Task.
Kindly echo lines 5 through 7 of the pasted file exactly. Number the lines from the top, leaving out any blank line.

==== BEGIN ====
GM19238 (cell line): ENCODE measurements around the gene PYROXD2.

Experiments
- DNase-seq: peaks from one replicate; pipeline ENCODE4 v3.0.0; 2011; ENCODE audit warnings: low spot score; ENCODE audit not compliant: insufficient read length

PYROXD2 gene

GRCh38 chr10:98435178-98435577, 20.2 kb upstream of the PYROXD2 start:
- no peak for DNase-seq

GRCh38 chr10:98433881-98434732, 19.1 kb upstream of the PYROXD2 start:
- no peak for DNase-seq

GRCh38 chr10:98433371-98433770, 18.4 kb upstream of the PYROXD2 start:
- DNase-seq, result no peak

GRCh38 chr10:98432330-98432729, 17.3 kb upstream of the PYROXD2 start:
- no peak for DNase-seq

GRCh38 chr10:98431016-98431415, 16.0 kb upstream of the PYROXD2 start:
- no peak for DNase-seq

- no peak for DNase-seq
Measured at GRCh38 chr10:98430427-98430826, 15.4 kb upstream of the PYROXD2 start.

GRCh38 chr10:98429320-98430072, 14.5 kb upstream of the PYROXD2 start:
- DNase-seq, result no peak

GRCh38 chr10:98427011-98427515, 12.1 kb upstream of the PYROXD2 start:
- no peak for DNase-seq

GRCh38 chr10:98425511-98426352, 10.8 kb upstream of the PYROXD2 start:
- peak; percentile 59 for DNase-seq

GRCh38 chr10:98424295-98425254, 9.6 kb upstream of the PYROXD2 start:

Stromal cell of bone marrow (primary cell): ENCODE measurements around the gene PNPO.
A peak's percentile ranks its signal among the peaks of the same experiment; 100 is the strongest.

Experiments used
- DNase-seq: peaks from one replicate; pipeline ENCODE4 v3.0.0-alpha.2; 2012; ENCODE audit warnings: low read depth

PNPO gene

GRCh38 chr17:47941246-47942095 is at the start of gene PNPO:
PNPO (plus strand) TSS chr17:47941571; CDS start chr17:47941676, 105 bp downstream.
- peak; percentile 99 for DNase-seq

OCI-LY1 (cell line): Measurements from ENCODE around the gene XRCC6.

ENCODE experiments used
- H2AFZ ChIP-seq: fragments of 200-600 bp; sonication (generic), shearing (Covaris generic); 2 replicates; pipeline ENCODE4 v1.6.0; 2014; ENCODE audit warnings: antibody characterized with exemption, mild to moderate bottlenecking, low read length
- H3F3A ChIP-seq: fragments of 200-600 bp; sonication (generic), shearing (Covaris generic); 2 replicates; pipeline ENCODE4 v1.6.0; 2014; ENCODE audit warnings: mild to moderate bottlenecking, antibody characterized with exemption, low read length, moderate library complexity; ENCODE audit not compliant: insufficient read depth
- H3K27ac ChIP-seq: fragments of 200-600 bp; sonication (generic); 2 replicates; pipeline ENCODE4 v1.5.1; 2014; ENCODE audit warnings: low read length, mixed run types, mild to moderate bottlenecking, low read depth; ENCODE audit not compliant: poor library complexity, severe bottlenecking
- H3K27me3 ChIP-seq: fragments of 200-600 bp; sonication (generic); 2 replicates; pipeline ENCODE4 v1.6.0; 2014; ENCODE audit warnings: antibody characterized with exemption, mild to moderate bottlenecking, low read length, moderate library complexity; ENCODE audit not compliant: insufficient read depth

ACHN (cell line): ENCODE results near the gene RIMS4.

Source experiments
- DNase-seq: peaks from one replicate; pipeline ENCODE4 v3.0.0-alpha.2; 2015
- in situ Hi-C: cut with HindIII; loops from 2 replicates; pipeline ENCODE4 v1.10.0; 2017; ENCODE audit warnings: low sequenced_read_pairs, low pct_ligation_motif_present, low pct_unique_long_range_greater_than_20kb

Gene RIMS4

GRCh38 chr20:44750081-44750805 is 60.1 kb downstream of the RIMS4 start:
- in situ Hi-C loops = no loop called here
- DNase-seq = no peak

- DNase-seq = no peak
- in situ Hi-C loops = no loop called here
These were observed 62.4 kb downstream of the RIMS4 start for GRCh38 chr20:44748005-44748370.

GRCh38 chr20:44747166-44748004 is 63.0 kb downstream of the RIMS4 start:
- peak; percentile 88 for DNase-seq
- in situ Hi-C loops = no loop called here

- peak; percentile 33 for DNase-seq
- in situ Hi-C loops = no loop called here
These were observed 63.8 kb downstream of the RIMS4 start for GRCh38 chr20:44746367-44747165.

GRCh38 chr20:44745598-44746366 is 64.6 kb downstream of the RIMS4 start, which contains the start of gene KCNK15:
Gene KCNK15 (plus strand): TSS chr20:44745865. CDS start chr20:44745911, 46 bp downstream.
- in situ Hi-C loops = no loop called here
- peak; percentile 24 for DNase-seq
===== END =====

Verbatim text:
GRCh38 chr10:98435178-98435577, 20.2 kb upstream of the PYROXD2 start:
- no peak for DNase-seq

GRCh38 chr10:98433881-98434732, 19.1 kb upstream of the PYROXD2 start: